Elm is also one of the languages offered on Exercism but again referring to my summary, I haven’t done much at all with it - the introduction ‘hello, world’ exercise and one other. That at least means I installed it locally and got the toolchain working, but I certainly wasn’t familiar at all. My solution to the problem that I did solve involved a big if-else block.

I like learning languages (can you tell?) so I figured I’d give it a fair go and started reading Elm in Action by Richard Feldman. As well as an Elm core member, Richard is the author of the Roc language which is built in Rust and aims to be better than both Elm and Rust in the sense of being a “fast, friendly, functional language” with specific emphasis on each of the words in that phrase. I do plan to learn more Roc as well, but for now I’m focussed on gaining a better understanding of Haskell via Elm, so back to Elm…

Elm isn’t a new language - it first appeared in 2012 - but it’s also considered somewhat “stable” in that there haven’t been any big changes to it for a few years. Some people seem to rush to the conclusion that a language not in a constant state of change is “dead” or “stale”, but the author (of the language/compiler) makes it clear that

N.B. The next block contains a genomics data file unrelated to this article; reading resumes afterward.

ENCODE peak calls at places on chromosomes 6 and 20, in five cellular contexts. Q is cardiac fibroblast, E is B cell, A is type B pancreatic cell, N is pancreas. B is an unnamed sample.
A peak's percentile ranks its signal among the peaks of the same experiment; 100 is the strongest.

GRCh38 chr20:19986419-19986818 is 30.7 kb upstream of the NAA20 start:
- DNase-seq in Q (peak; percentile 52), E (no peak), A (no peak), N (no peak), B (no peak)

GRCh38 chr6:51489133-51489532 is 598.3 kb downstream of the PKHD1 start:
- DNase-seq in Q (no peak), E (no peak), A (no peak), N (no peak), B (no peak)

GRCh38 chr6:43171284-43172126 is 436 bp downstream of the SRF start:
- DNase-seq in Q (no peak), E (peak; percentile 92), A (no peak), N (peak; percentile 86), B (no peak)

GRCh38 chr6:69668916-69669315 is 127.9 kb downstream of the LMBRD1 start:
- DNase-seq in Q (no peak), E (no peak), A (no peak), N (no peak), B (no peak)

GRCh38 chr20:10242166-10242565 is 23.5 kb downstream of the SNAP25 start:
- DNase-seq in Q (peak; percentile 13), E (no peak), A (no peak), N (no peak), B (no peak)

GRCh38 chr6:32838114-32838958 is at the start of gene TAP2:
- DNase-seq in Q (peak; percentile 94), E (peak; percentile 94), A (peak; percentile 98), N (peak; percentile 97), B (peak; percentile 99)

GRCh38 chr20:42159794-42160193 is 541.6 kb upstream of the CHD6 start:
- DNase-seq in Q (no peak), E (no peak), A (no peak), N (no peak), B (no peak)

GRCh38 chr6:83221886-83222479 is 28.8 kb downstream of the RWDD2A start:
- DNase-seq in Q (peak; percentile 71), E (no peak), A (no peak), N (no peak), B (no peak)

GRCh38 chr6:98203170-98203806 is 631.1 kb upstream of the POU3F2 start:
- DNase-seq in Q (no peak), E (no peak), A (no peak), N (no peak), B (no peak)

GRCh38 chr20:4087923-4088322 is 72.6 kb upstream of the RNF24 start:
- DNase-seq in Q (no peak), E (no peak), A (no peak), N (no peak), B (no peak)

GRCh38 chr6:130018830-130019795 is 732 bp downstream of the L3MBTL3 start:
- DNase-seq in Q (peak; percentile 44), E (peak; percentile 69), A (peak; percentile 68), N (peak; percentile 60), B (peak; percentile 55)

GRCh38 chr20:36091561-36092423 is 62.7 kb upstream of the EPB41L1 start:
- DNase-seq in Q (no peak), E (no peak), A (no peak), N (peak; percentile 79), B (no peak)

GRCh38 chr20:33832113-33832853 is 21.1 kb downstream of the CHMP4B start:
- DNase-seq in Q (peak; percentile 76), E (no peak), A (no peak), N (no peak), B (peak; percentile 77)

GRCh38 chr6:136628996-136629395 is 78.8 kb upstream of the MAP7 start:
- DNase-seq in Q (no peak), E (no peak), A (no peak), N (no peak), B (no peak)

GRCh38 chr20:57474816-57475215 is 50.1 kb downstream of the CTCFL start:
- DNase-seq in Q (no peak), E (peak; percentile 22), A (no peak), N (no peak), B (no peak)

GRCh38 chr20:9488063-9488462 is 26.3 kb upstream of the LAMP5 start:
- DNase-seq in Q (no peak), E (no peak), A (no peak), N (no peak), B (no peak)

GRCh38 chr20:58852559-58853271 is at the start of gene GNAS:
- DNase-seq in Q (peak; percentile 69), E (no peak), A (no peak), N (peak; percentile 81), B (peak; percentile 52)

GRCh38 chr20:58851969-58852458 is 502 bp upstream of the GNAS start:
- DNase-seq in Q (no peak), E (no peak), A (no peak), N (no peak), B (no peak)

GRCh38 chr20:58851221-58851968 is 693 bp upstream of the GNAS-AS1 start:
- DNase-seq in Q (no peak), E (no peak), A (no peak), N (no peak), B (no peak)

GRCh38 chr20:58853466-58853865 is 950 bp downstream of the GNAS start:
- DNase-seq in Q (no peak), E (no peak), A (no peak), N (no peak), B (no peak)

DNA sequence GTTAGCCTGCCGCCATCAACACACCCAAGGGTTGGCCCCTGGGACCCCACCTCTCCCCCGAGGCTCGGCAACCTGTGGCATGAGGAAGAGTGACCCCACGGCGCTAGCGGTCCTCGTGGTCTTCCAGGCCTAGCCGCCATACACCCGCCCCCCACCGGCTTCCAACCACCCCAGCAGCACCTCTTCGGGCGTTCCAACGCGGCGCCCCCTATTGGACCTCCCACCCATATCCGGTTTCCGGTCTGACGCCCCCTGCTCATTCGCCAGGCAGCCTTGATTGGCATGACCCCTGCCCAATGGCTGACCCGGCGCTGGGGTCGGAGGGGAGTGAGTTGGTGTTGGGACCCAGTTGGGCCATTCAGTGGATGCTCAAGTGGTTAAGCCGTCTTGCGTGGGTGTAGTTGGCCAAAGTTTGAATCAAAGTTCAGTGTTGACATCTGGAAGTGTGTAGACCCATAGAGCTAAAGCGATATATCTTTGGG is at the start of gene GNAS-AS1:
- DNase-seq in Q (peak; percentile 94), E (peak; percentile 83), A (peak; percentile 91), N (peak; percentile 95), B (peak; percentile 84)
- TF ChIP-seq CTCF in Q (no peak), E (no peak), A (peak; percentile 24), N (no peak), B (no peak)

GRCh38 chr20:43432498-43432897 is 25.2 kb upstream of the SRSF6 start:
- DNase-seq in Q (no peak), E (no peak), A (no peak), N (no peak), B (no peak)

If you like what you see now, that’s pretty much what Elm is going to be for a while.

I have no problem with that.

Elm comes with a REPL, something I find extremely helpful for playing with a new language. One of the big surprises was how good the error messages are. Trying to do something like adding a number and string produces an explanation of what is wrong

> 1 + "a"
-- TYPE MISMATCH ---------------------------------------------------------- REPL

I cannot do addition with String values like this one:

3|   1 + "a"
The (+) operator only works with Int and Float values.

Hint: Switch to the (++) operator to append strings!

not a screen full of stack traces (I’m looking at you, JVM languages).

I think of Rust’s error messages as the most helpful; pointing out not only what went wrong, but a link to documentation explaining that pattern, and often a code suggestion for how to fix it. The tooling can even ‘auto fix’ some of those errors when it’s clear what the code should have been. Roc aims to have even better error messages than both of these - a high bar, but fantastic to aim for.